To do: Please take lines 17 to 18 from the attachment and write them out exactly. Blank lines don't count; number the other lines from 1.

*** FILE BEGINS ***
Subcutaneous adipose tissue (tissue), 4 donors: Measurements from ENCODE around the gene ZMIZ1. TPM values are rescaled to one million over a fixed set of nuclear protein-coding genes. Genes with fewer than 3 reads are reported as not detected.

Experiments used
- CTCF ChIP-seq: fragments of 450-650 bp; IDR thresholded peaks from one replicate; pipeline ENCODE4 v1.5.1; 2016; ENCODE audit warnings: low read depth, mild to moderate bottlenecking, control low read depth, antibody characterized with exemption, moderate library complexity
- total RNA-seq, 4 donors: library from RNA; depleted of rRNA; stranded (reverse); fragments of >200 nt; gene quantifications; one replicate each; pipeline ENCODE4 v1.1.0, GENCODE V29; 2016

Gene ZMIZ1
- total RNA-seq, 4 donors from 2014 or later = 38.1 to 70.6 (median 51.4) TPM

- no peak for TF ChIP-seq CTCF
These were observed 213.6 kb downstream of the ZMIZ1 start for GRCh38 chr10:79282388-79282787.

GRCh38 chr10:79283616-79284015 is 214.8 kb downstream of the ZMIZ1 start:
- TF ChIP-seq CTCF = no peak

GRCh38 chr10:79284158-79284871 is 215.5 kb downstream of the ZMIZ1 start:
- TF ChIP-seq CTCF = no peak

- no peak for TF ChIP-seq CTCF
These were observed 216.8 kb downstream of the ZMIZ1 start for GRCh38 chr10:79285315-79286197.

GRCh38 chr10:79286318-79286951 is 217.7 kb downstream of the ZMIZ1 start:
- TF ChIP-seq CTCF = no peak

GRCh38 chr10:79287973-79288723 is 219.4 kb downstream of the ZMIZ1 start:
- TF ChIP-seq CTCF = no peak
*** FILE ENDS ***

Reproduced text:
GRCh38 chr10:79287973-79288723 is 219.4 kb downstream of the ZMIZ1 start:
- TF ChIP-seq CTCF = no peak